In just over a decade Hong Kong has become one of the most important art markets in the world, only behind New York and London. The big international auction houses—Christie’s, Sotheby’s and Philips—, exhibit their best works in this Asian hub which go for world record fees. The city continues to enjoy huge advantages over, for example, Shanghai, which suffers from high direct and indirect taxes, slow and complex customs processes and restrictions on freedom of expression.
This growth is largely due to the Art HK fair, created in 2008. Hong Kong was the perfect location to attract important Chinese millionaires, and collectors of Asian art, from both nearby countries (Singapore, Vietnam, Philippines, Malaysia, Korea) and Western countries. The fair was a success, and in 2013 Art Basel bought Art HK and made it international. It is complemented by another fair—Art Central —which takes place on the same dates, with a more Asian focus. The Affordable Art Fair is aimed at the general public, with more affordable prices.
In recent years the government has been firmly committed to the artistic development of the city, with a budget last year of around HKD 4 billion (around 450 million euros) allocated to art and culture.
One of the most significant projects—still under construction—is the West Kowloon cultural district, featuring the “M +“, a Museum which is something more. Specializing in contemporary visual art, it has, for example, an amazing collection of neon signs, Hong Kong icons that are sadly disappearing from the streets. In 2014 it launched its first online exhibition (neonsigns.hk), inviting the public to include their own photographs of neon signs, as part of a crowdmapping experience. The M+ is already an active part of Hong Kong’s cultural scene: it organizes several exhibitions every year (at the finished Pavilion, or outside its headquarters) and grows its collection through donations and acquisitions.
In 2018, two large artistic spaces opened in the middle of Central, the city’s financial district. The H Queen’s, a private initiative, has eleven floors designed to house contemporary art works: high ceilings, open spaces, structures that support heavy weights, windows that allow people to see the works from the outside. Renowned international galleries—David Zwirner, Hauser & Wirth, Whitestone Gallery and Pace Gallery —have already opened headquarters in the building, which is also home to other premises (Pearl Lam Galleries, Tang Contemporary Art). It also houses an auction house, the SA+ Seoul Auction.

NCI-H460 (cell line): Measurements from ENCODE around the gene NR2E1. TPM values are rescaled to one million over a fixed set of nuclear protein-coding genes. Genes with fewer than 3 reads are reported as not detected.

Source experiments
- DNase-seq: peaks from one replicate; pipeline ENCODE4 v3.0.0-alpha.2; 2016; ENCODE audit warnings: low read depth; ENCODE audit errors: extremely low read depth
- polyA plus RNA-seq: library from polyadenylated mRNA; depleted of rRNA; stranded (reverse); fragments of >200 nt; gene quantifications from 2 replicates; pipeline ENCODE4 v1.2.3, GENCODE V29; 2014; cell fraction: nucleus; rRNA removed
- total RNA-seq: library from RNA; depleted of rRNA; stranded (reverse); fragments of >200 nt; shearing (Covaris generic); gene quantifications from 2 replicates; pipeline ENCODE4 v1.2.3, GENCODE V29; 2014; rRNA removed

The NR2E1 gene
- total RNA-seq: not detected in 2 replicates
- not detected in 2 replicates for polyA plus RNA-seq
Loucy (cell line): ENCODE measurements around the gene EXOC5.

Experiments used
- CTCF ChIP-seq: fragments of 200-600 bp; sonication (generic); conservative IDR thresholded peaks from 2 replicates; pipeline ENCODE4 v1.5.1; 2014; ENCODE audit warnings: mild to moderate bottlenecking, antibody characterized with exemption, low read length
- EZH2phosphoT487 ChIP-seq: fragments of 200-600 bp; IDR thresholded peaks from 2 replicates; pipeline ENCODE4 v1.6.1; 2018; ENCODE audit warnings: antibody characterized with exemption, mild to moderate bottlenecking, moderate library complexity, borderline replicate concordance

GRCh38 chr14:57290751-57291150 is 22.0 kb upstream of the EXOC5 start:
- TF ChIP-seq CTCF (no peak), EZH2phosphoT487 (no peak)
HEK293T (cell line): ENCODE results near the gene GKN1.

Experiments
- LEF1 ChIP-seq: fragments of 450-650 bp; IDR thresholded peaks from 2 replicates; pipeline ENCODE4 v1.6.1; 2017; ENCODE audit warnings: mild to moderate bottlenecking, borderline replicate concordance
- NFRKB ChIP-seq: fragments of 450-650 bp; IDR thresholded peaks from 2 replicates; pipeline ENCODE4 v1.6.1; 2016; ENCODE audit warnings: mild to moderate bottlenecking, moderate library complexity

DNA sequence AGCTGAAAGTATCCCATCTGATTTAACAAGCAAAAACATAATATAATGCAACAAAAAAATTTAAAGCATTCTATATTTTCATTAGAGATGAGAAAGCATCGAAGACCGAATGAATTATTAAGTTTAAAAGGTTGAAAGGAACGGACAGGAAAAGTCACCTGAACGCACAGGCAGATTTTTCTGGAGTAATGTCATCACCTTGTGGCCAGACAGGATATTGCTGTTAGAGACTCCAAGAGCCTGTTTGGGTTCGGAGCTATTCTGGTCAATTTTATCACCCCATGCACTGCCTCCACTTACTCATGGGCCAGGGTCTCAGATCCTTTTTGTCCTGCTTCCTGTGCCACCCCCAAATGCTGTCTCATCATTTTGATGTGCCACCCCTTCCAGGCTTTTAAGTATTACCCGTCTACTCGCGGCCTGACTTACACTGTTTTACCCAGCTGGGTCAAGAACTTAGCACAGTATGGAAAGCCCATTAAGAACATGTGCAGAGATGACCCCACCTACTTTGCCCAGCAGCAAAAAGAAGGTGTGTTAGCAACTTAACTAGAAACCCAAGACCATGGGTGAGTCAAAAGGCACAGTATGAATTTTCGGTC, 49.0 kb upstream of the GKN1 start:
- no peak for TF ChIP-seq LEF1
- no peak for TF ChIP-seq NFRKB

Nearby, the Tai Kwun Center for Heritage and Art, is the result of integrating some buildings from the British colonial era, recently restored (including the iconic Central Police Station, Central Magistracy and Victoria Prison), with other more recent buildings. This complex combines art galleries, a non-profit cultural centre and restaurants. It has several spaces dedicated to performing arts (theatre, music, dance, cinema), all of them with an ambitious programme capable of attracting all kinds of audiences.
Hong Kong offers opportunities to Spanish artists and galleries to sell their works, to collectors of Oriental art—contemporary or classic—and also to owners of works of art interested in selling them, with Hong Kong undoubtedly offering a much higher return than the Spanish market.
And Hong Kong can in some way inspire Spain’s different artistic actors—including ADA members—to promote our country’s cultural and artistic scene. It’s not just down to the political authorities, it also depends on us.
More and more Asians are attracted to Spain, its culture, its language and its history, for them still quite unknown: the number of students of Spanish is increasing exponentially, collectors pride themselves on having works by our best artists and many Asian galleries exhibit Spanish and Latin American artists.
And just as Hong Kong has positioned itself as the best gateway to China, Spain can also be the natural bridge between Latin America and Asia, which many galleries are already taking advantage of.